Austria’s Salcher Seeks Vengence on Kuethai’s Mountain

After a string of injuries, the Austrian is ready to get back on top. 13 Dec 2011
Markus Salcher competing

Markus Salcher (AUT) competes in the Men's Standing Super Combined Slalom at the Vancouver 2010 Paralympic Winter Games.

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“Many people in Austria don’t know what Paralympic Sport is … and I see that as a problem.”

Austria’s Markus Salcher has an axe to grind at this week’s International Paralympic Committee (IPC) Alpine Skiing European Cup event in Kuethai, Austria.

For Salcher, Kuethai is a beast that he has not yet tamed. He has skied on the mountain three times, and on each occasion, he has been injured.

In 2008 he broke a leg. A year later he lost a toe to frostbite in his right foot, which he cannot feel, due to a paralyzing condition called hemiplegia. And in 2010 he tore the flexor tendon in his right foot rendering him unable to take part in the race.

“This year I want to show the mountain that I’m also there and am to be reckoned with,” he said. “I want to see to it that I am successful there.”

The 20-year-old is an up-and-coming talent, whose biggest achievement to date is coming fifth in the Downhill, ninth in the Super-G and sixth in the Giant Slalom at the 2011 World Championships in Sestriere, Italy.

He has set his targets for this season high, hoping for podium finishes in the Downhill and Super-G events, especially at home.

“I’m especially looking forward to the events in Austria because I haven’t yet achieved a home victory in the European Cup, and I want to give everything there so that I’m right on top of podium,” he said.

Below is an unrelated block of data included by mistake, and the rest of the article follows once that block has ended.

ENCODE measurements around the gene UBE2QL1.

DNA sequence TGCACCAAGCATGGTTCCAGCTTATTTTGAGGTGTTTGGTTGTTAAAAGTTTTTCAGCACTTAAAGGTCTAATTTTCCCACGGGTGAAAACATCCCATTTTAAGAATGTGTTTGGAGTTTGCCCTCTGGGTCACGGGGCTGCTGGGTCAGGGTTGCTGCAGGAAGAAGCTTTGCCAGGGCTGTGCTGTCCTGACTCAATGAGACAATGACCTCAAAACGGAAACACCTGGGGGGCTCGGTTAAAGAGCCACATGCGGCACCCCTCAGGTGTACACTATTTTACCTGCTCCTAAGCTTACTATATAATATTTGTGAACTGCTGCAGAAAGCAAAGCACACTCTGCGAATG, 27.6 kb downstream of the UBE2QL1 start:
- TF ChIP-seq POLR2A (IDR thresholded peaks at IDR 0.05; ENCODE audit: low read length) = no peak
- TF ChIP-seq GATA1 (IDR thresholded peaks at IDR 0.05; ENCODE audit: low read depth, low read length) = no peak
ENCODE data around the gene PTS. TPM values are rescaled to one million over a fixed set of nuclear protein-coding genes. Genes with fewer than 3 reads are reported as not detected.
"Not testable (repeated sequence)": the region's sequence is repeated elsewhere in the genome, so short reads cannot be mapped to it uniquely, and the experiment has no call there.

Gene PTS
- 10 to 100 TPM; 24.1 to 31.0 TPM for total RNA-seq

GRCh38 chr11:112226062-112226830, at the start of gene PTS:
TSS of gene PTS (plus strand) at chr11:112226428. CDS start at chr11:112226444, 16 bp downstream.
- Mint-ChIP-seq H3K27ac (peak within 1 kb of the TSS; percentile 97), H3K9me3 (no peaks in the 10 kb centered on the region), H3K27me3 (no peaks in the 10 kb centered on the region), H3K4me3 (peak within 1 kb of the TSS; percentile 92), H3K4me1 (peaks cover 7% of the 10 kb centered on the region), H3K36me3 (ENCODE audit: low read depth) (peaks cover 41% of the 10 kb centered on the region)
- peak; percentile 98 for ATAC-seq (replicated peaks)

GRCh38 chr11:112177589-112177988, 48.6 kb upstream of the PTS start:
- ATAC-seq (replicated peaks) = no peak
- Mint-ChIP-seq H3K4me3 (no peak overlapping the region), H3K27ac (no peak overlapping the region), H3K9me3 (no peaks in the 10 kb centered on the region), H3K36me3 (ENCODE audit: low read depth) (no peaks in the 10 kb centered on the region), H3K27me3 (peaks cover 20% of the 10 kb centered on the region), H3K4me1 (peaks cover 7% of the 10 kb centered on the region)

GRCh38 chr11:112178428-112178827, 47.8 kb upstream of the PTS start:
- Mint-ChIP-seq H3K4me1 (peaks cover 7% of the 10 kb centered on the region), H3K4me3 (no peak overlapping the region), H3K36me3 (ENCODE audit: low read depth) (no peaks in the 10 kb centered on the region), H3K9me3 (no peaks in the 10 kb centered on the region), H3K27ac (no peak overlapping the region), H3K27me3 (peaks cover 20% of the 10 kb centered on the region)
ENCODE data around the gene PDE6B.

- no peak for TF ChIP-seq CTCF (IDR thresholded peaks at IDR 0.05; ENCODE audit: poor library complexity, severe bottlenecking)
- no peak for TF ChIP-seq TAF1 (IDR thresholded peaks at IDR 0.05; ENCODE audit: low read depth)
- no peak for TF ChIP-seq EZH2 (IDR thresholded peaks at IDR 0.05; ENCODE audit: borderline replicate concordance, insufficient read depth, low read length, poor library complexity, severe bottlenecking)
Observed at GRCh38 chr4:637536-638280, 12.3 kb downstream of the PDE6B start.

Salcher, who began skiing with his family from the age of three, has adapted his skiing technique to suit his impairment.

“I ski with just one pole. The calf muscle action of my right ankle is paralyzed. I can’t feel it properly and my sense of touch is a bit impaired. My right foot is also about four centimeters shorter than the left one,” he explained, adding that he finds skiing a lot easier than running, which sometimes gives him lower backache.

Salcher has a busy season ahead, as he juggles training with his university studies. Each week he trains in Tirol until Wednesday and then travels over 350 km to his home in Kärnten to study Media and Communication Studies for the rest of the week.

“It’s relatively time-consuming, but skiing is the time of my life and that’s why I give up my free time with enthusiasm,” he said, adding that he hopes to use his studies, to present Paralympic Sport to a wider audience.

“Many people in Austria don’t know what Paralympic Sport is … and I see that as a problem.”